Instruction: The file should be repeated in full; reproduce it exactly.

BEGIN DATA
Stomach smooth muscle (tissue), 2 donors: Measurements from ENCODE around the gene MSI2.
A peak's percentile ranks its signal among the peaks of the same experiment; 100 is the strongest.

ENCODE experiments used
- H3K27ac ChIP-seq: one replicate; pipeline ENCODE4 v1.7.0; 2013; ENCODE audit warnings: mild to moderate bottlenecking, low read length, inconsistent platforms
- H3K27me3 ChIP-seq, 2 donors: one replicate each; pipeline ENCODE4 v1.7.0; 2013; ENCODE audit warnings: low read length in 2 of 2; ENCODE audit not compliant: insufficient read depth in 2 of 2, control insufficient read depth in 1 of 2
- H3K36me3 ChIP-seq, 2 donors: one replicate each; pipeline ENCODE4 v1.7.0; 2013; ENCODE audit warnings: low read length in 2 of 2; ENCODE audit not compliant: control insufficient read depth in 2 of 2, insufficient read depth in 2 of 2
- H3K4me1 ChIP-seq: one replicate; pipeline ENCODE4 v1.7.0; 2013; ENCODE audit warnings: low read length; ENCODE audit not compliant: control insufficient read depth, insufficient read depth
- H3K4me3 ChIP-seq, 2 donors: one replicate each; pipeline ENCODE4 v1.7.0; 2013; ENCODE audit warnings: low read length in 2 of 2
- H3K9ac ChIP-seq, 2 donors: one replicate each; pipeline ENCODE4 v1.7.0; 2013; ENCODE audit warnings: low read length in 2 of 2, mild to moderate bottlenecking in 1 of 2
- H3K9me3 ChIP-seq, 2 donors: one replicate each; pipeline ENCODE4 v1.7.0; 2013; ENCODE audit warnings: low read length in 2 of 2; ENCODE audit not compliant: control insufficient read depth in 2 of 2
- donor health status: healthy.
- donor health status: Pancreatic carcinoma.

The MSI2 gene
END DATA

Stomach smooth muscle (tissue), 2 donors: Measurements from ENCODE around the gene MSI2.
A peak's percentile ranks its signal among the peaks of the same experiment; 100 is the strongest.

ENCODE experiments used
- H3K27ac ChIP-seq: one replicate; pipeline ENCODE4 v1.7.0; 2013; ENCODE audit warnings: mild to moderate bottlenecking, low read length, inconsistent platforms
- H3K27me3 ChIP-seq, 2 donors: one replicate each; pipeline ENCODE4 v1.7.0; 2013; ENCODE audit warnings: low read length in 2 of 2; ENCODE audit not compliant: insufficient read depth in 2 of 2, control insufficient read depth in 1 of 2
- H3K36me3 ChIP-seq, 2 donors: one replicate each; pipeline ENCODE4 v1.7.0; 2013; ENCODE audit warnings: low read length in 2 of 2; ENCODE audit not compliant: control insufficient read depth in 2 of 2, insufficient read depth in 2 of 2
- H3K4me1 ChIP-seq: one replicate; pipeline ENCODE4 v1.7.0; 2013; ENCODE audit warnings: low read length; ENCODE audit not compliant: control insufficient read depth, insufficient read depth
- H3K4me3 ChIP-seq, 2 donors: one replicate each; pipeline ENCODE4 v1.7.0; 2013; ENCODE audit warnings: low read length in 2 of 2
- H3K9ac ChIP-seq, 2 donors: one replicate each; pipeline ENCODE4 v1.7.0; 2013; ENCODE audit warnings: low read length in 2 of 2, mild to moderate bottlenecking in 1 of 2
- H3K9me3 ChIP-seq, 2 donors: one replicate each; pipeline ENCODE4 v1.7.0; 2013; ENCODE audit warnings: low read length in 2 of 2; ENCODE audit not compliant: control insufficient read depth in 2 of 2
- donor health status: healthy.
- donor health status: Pancreatic carcinoma.

The MSI2 gene